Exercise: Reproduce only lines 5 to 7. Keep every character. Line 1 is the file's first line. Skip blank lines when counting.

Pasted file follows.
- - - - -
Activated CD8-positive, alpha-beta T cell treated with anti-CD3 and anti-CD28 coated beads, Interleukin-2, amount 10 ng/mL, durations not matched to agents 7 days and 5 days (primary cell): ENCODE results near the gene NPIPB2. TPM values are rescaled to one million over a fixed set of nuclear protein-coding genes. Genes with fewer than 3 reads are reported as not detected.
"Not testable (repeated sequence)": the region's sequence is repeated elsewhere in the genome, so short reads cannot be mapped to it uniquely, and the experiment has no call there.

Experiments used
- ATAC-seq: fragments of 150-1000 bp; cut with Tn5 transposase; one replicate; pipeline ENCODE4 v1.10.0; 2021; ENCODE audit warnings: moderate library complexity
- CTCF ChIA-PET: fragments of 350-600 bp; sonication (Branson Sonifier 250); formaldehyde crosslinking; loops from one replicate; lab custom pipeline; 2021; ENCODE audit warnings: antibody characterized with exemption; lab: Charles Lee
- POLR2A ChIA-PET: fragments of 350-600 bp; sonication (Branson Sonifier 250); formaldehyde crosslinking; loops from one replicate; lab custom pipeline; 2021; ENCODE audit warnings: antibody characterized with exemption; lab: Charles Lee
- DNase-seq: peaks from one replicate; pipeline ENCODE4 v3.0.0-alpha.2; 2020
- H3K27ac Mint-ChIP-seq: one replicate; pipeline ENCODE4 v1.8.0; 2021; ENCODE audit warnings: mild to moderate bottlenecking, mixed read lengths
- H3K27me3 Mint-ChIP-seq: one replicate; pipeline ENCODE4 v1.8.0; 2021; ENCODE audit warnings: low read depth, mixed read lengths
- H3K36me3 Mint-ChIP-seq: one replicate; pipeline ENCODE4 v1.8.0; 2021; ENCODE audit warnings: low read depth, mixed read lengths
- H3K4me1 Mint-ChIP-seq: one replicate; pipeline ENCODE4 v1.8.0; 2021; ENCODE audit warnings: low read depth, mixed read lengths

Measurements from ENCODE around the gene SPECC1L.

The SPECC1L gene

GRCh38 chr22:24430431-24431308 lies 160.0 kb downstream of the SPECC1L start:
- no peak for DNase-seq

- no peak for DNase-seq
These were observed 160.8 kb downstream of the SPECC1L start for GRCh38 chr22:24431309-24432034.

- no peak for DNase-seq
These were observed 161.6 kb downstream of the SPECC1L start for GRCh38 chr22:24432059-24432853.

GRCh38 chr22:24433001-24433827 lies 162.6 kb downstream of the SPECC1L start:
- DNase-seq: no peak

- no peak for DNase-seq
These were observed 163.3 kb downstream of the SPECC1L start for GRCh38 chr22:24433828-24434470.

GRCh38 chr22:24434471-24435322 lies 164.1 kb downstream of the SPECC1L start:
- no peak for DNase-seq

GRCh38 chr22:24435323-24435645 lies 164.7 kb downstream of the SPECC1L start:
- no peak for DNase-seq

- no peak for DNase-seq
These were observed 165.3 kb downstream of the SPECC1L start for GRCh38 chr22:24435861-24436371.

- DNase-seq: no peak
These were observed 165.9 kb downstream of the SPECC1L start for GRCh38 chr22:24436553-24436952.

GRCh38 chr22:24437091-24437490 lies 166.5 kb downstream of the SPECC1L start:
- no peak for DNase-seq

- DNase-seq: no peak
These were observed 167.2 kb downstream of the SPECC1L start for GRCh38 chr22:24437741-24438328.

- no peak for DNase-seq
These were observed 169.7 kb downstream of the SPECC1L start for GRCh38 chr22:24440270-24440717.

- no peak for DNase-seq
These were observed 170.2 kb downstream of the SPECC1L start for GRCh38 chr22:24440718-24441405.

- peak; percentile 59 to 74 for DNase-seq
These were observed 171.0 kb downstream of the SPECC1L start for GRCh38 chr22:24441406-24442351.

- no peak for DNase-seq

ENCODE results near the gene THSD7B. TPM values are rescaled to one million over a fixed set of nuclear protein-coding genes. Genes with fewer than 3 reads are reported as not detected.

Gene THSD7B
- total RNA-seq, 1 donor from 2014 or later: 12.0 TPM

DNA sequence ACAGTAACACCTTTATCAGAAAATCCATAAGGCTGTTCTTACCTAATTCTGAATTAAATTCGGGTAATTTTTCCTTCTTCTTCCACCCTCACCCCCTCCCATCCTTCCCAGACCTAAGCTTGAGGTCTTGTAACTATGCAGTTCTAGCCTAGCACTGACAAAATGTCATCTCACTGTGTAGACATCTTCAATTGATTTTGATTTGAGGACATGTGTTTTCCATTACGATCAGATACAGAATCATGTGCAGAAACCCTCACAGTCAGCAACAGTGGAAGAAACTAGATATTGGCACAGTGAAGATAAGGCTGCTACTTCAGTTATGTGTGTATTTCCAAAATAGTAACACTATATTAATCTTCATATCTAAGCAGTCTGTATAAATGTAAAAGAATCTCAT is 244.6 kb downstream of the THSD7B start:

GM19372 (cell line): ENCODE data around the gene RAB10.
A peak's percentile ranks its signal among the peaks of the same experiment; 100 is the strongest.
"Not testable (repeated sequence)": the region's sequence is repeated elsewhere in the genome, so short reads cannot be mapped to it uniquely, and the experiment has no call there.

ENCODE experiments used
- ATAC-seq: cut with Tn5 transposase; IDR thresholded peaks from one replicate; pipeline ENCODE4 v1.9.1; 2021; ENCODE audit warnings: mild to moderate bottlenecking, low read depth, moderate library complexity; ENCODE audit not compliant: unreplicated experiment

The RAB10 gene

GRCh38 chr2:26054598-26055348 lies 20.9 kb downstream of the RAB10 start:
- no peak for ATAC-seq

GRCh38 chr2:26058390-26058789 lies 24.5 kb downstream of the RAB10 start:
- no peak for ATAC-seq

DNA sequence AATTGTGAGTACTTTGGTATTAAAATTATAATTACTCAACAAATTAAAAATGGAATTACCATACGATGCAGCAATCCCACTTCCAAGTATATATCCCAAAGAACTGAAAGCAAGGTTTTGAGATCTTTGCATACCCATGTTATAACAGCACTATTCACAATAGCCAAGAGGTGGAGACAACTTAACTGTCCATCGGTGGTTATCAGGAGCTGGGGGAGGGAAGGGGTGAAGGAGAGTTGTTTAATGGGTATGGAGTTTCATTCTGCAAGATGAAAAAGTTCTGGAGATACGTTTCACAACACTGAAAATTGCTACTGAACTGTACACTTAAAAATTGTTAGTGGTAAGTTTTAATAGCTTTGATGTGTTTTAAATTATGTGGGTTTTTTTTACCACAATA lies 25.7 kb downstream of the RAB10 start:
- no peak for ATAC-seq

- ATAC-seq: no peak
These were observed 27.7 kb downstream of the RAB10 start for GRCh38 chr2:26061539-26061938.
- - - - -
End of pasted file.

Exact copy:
- CTCF ChIA-PET: fragments of 350-600 bp; sonication (Branson Sonifier 250); formaldehyde crosslinking; loops from one replicate; lab custom pipeline; 2021; ENCODE audit warnings: antibody characterized with exemption; lab: Charles Lee
- POLR2A ChIA-PET: fragments of 350-600 bp; sonication (Branson Sonifier 250); formaldehyde crosslinking; loops from one replicate; lab custom pipeline; 2021; ENCODE audit warnings: antibody characterized with exemption; lab: Charles Lee
- DNase-seq: peaks from one replicate; pipeline ENCODE4 v3.0.0-alpha.2; 2020